Repairing Wall Dents
Repairing a Mouse Hole
I need help as to how to go about repairing a hole in the wall. Well, not really a hole. It's more like a dent caused by a piece of furniture that banged against the wall. I'm not sure exactly what kind of wall it is, but it's fairly sturdy. I know the house was built quite recently (early 1990s) if that helps.
MM from Oneida, NY
When you say dent, I say drywall... or sheetrock... or wallboard... all names for the gypsum-based, paper-covered construction material of choice for modern walls and ceilings. Plaster... a Portland cement-based product... does not dent 'cause it's too dang hard. However, with enough "persuasion" it can break or crack!
Small dents or defects in walls are easy to fix with any of the patching compounds available for wallboard, regardless of the actual type of wall. Of course, larger repairs in plaster will need a special setting product made for plaster repair.
For drywall, though, the easiest products to use are the premixed, lightweight spackling compounds, available in small plastic tubs or gallon sizes. Regular or lightweight wallboard compound is also an excellent choice for this sort of repair, but since you must purchase a gallon minimum it makes little sense unless you plan on going on a "denting spree"! Besides, once the seal on the container is broken, drywall compound does tend to dry out in the can over time. A year from now when you need it again it just might be somewhat lumpy and unusable.
All you need to do is apply it to the dent with a three inch wide flexible putty knife for any dent up to that width. Use smooth strokes to fill the crevice and to be sure that the spackle has stuck to the wall. Be neat and don't build up the spackle. When it is fairly smooth, stop and walk away. It is very difficult to get a perfect fill the first coat. The larger the repair, the harder it is! So go have a Perrier, watch the game and give the spackle some time to dry... at least four or five hours. I know... the labels say that they can be painted over almost immediately. That is true for very small holes, but in the case of a dent or larger fill, the product will smear if not given adequate drying time.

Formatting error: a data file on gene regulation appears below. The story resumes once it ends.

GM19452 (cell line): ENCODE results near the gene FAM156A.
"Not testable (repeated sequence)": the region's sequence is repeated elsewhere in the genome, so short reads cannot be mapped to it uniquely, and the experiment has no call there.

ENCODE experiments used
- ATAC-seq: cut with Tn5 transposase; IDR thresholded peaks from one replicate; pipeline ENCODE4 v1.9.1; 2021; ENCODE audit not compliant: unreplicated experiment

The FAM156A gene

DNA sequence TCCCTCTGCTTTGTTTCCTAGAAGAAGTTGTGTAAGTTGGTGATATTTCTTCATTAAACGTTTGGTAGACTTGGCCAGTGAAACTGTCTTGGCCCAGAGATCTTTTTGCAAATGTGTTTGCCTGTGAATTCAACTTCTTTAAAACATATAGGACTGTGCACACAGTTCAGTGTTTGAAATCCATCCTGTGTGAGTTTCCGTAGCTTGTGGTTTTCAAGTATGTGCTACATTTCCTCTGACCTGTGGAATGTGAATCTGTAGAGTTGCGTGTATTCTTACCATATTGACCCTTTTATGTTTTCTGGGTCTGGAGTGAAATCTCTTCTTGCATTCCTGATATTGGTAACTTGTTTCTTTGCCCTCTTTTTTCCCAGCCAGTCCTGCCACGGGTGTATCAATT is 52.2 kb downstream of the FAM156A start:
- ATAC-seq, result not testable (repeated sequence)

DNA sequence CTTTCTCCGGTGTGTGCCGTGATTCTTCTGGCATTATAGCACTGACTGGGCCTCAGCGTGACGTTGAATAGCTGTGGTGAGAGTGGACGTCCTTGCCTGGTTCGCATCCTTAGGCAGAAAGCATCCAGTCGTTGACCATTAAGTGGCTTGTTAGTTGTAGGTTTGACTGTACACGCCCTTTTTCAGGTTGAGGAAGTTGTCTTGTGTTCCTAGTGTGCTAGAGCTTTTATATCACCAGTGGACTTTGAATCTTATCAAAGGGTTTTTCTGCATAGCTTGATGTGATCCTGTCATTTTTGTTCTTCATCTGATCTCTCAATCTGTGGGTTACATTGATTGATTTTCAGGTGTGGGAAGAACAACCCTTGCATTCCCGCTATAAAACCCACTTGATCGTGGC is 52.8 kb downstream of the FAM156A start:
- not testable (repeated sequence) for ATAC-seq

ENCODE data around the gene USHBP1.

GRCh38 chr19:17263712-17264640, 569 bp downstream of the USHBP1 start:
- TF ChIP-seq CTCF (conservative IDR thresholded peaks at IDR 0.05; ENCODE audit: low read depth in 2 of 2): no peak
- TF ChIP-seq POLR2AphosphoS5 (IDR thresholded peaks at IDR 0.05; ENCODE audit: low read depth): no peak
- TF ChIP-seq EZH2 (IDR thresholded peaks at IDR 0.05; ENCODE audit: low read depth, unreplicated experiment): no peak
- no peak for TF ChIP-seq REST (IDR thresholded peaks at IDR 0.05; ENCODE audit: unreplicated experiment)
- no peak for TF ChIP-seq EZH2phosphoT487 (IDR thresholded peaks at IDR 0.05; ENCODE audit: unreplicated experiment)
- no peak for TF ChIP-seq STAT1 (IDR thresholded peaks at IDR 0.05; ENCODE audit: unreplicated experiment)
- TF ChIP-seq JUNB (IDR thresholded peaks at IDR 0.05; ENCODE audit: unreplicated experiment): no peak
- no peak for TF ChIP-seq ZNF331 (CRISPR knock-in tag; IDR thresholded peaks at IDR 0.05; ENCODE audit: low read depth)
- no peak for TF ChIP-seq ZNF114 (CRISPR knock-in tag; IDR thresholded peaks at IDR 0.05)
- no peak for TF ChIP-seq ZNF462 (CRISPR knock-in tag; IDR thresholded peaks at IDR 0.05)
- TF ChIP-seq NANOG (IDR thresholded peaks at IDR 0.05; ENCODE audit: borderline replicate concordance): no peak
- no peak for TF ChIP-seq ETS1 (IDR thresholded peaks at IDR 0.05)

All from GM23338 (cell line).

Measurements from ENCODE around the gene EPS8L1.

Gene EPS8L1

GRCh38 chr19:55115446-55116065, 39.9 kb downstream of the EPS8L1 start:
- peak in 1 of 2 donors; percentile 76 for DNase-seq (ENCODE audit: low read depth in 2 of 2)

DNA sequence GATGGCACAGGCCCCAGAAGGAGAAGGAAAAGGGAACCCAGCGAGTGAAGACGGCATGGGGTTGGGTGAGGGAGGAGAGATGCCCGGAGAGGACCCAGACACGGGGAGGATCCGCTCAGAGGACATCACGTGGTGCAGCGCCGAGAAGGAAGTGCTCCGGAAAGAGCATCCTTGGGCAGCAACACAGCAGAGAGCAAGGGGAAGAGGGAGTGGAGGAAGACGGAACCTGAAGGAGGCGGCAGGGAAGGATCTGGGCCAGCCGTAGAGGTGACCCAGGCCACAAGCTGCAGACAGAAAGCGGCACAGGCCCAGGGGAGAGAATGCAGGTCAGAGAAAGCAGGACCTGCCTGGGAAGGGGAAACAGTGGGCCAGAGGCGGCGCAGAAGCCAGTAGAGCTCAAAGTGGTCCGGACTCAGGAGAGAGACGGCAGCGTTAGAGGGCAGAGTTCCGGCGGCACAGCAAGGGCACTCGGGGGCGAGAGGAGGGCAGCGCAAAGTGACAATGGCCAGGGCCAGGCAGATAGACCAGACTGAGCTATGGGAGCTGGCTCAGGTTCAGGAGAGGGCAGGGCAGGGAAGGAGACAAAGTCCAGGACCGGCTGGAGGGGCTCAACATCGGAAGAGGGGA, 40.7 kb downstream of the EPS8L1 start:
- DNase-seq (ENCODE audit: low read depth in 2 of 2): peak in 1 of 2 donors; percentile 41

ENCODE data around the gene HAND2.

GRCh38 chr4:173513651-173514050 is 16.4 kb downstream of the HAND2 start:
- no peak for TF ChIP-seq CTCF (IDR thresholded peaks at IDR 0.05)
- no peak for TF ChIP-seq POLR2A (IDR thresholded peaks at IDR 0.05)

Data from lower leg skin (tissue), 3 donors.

Sand the patch lightly with a 120 grit sandpaper to smooth it off. If you are satisfied with the repair, you can proceed to touch it up with paint... no need to prime these products if you are using a high quality latex wall paint. But if the patch is not full and level, apply a second coat of lightweight spackle and repeat the process.
for tools and supplies for your home improvement project Shop at AceHardware.com
I make the distinction between the "lightweight" spackles and the old fashioned plain spackle. Good ol' plain spackle... which comes either premixed or in a powder form... was designed to be used primarily on small plaster repairs, not on softer, paper-faced drywall. In my experience, I have found that spackle tends to dry so hard that it is almost impossible to sand without causing collateral damage to the drywall! Because of this hardness, there have been a few occasions where I have found it easier to just cut out the spackle rather than waste time sanding it. So if you ever use plain spackle, be very sure that you smooth it carefully and use multiple coats instead of building up the repair with one heavy coat.
copyright G.G. Alonzy
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